their news organizations. One such example is that of


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Brian Walski, former staff photographer for the L.A.

Times.

Kenny Irby of PoynterOnline reported that on Monday,

March 31, 2003 the Hartford Courant and the Chicago

Tribune used prominently an image Walski had produced

(2003). A Courant employee noticed what appeared to be

duplication in the image. After an initial examination

under high magnification using Adobe Photoshop, an

investigation was undertaken. When Walski was asked about

this by his editor, Colin Crawford, at the L.A. Times he

acknowledged that he had used his computer to combine

elements of two images to make a third image in an effort

to improve the composition (Irby, 2003).

Figure 1: Image taken by Brian Walski


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Figure 2: Image taken by Brian Walski

Figure 3: Image created by Brian Walski from images in Fig.


1 and Fig. 2 which was run by the Hartford Courant and the
Chicago Tribune before being discovered as a fake image.

Brian Walski was fired from his position at the L.A.

Times on Tuesday, April 1, 2003, one day after this

image was run in national newspapers, before the

manipulation had been detected (Irby, 2003). There was

much reaction within the professional journalism and

photojournalism circles. The majority of the reaction

centered on remembering Brian Walski's high level of

professionalism during his twenty year career as a

photojournalist, yet also acknowledging that the high

standards of professional journalism cannot be

compromised for the sake of maintaining the trust of the

public:

"What Brian did is totally unacceptable and he


violated our trust with our readers," Crawford says.
"We do not for a moment underestimate what he has
witnessed and experienced. We don't feel good about
doing this, but the integrity of our organization is
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essential. If our readers can't count on honesty from


us, I don't know that we have left" (Irby, 2003).

Digital Image Manipulation In Advertising And

Entertainment

Images are used by the advertising and entertainment

industries in order to promote products and services and

to provide entertainment to the culture. These images are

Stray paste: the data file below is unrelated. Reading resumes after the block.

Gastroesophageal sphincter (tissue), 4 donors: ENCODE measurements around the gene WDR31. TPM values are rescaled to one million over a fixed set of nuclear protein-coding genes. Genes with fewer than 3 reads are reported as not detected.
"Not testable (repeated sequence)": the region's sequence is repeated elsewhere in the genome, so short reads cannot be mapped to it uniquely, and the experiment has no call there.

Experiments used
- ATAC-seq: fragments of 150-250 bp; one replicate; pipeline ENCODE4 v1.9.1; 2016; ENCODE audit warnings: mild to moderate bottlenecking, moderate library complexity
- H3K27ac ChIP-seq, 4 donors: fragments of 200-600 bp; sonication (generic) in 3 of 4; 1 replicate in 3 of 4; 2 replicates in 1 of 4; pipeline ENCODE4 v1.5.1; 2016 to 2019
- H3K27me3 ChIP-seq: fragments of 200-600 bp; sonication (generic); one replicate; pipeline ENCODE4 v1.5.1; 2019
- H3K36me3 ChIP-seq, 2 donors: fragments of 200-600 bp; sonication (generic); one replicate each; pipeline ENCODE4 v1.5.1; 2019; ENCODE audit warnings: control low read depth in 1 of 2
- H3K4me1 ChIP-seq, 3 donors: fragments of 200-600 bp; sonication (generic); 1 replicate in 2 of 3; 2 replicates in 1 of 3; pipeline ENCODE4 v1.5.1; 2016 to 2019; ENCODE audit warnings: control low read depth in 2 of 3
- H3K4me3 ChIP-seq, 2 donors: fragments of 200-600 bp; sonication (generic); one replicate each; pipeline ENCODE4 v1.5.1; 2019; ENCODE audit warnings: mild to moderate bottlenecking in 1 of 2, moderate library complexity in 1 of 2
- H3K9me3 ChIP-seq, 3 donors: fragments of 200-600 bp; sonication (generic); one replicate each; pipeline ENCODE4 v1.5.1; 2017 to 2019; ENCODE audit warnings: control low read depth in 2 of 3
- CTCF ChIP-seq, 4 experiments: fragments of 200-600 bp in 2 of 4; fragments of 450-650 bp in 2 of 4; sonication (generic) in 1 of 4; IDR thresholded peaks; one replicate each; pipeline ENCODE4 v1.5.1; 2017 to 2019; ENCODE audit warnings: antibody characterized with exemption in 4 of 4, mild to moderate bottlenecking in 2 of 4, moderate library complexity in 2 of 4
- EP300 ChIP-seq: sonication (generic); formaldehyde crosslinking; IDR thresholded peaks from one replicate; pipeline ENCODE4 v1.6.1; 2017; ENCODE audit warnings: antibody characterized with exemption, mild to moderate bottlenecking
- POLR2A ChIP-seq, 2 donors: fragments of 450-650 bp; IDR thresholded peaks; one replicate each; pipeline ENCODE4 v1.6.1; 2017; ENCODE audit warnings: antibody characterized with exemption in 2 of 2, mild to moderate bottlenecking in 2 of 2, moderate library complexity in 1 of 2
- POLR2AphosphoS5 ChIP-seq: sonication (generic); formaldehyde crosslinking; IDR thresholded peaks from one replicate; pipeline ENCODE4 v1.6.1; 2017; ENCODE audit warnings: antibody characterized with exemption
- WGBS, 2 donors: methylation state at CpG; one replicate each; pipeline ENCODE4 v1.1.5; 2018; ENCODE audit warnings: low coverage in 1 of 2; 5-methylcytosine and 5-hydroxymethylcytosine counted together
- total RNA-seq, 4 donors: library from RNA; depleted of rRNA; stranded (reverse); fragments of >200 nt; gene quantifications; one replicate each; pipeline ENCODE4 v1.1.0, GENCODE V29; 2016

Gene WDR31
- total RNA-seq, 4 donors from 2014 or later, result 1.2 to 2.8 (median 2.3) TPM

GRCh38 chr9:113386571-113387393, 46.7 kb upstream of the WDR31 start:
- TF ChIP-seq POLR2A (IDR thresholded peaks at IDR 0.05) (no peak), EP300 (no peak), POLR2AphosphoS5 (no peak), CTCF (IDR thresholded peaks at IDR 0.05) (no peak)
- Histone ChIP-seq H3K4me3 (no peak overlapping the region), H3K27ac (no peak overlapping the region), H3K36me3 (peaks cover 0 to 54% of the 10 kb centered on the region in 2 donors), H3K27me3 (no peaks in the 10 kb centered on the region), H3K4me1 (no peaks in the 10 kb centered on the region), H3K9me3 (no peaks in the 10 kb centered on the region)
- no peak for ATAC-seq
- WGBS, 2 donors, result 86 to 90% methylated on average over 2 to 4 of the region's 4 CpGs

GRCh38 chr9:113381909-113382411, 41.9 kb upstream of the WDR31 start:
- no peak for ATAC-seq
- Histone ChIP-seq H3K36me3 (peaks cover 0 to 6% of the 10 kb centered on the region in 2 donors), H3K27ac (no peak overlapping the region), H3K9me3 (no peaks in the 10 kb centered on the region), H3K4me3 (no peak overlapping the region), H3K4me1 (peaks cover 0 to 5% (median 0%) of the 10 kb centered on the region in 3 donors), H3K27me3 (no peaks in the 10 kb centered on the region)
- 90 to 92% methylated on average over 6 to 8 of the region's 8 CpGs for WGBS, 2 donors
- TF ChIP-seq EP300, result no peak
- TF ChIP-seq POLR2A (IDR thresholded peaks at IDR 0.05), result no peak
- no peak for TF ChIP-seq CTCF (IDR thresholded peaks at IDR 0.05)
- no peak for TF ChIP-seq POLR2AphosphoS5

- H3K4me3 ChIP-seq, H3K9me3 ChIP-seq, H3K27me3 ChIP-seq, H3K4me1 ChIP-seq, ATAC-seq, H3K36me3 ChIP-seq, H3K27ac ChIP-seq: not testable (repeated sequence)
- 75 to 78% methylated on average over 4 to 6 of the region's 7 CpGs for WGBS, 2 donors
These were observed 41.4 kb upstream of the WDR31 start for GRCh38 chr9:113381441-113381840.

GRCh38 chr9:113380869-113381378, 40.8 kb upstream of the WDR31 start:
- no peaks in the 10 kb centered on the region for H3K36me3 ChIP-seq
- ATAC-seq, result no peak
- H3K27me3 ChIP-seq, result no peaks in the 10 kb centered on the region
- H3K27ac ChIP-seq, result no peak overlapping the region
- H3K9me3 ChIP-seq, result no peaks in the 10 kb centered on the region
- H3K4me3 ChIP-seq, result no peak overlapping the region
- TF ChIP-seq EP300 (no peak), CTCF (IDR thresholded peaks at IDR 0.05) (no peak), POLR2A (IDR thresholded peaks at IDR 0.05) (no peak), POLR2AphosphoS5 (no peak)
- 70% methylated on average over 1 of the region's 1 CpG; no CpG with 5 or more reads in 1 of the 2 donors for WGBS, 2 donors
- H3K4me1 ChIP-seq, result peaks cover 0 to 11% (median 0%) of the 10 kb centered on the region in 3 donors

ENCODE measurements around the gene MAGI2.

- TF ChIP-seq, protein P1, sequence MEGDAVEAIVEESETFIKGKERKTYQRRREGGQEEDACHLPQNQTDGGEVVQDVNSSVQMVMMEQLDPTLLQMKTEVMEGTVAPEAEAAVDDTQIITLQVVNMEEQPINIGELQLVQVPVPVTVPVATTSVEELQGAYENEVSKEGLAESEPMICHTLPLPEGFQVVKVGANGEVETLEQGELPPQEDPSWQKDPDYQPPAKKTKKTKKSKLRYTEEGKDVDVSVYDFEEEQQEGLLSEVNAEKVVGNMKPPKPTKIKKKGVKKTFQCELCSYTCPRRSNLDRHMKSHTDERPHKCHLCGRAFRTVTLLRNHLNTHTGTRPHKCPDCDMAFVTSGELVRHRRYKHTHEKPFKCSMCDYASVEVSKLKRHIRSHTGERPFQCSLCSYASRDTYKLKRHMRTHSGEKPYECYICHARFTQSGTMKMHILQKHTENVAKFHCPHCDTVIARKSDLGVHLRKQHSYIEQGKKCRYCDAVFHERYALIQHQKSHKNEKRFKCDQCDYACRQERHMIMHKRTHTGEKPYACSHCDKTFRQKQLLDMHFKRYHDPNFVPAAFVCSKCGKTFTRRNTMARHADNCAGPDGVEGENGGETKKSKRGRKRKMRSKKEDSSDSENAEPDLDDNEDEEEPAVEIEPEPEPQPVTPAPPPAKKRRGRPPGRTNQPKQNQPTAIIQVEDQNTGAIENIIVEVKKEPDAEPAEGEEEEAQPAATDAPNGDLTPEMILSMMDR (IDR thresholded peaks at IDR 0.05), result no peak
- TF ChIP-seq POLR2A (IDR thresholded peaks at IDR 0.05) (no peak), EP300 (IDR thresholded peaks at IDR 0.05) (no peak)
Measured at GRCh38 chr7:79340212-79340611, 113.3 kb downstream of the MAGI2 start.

in an immediate juxtaposition with images used for

journalism in that they are not used in an effort to report

the truth of events to the public. Instead they

are used to give a representation of ideas. Because of

this, photographers and editors have more room for

maneuvering in their creation of images.

In professional photography, the digital darkroom has

virtually replaced the traditional darkroom. The

photographic equipment, powerful personal computers and

intuitive software available for use by photographers

allows for images to be manipulated in order to achieve the

photographer’s creative intent. Very rarely is an image

taken from a camera and used without having been retouched

in some manner. To do so would be the equivalent of

painting with colors straight out of the tube (M. Goldstein,

personal communication, October 29, 2006).


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In the context of manipulating digital images, it must be

said that a manipulation has occurred the moment anything

is done to an image after it has been removed from the

camera. Retouching is done to photographs in order to

optimize them for their intended purpose (M. Goldstein,

personal communication, October 29, 2006).

Recently a video entitled Evolution was released by

Dove’s Campaign for Real Beauty. This video shows the

viewer how an image is created for an advertising campaign

using images taken of a model that are then processed on a

computer with Adobe Photoshop. The intent of this video is

to educate viewers about how images are created, but it

also works to imply that the image could not have been had

without the use of the computer and software.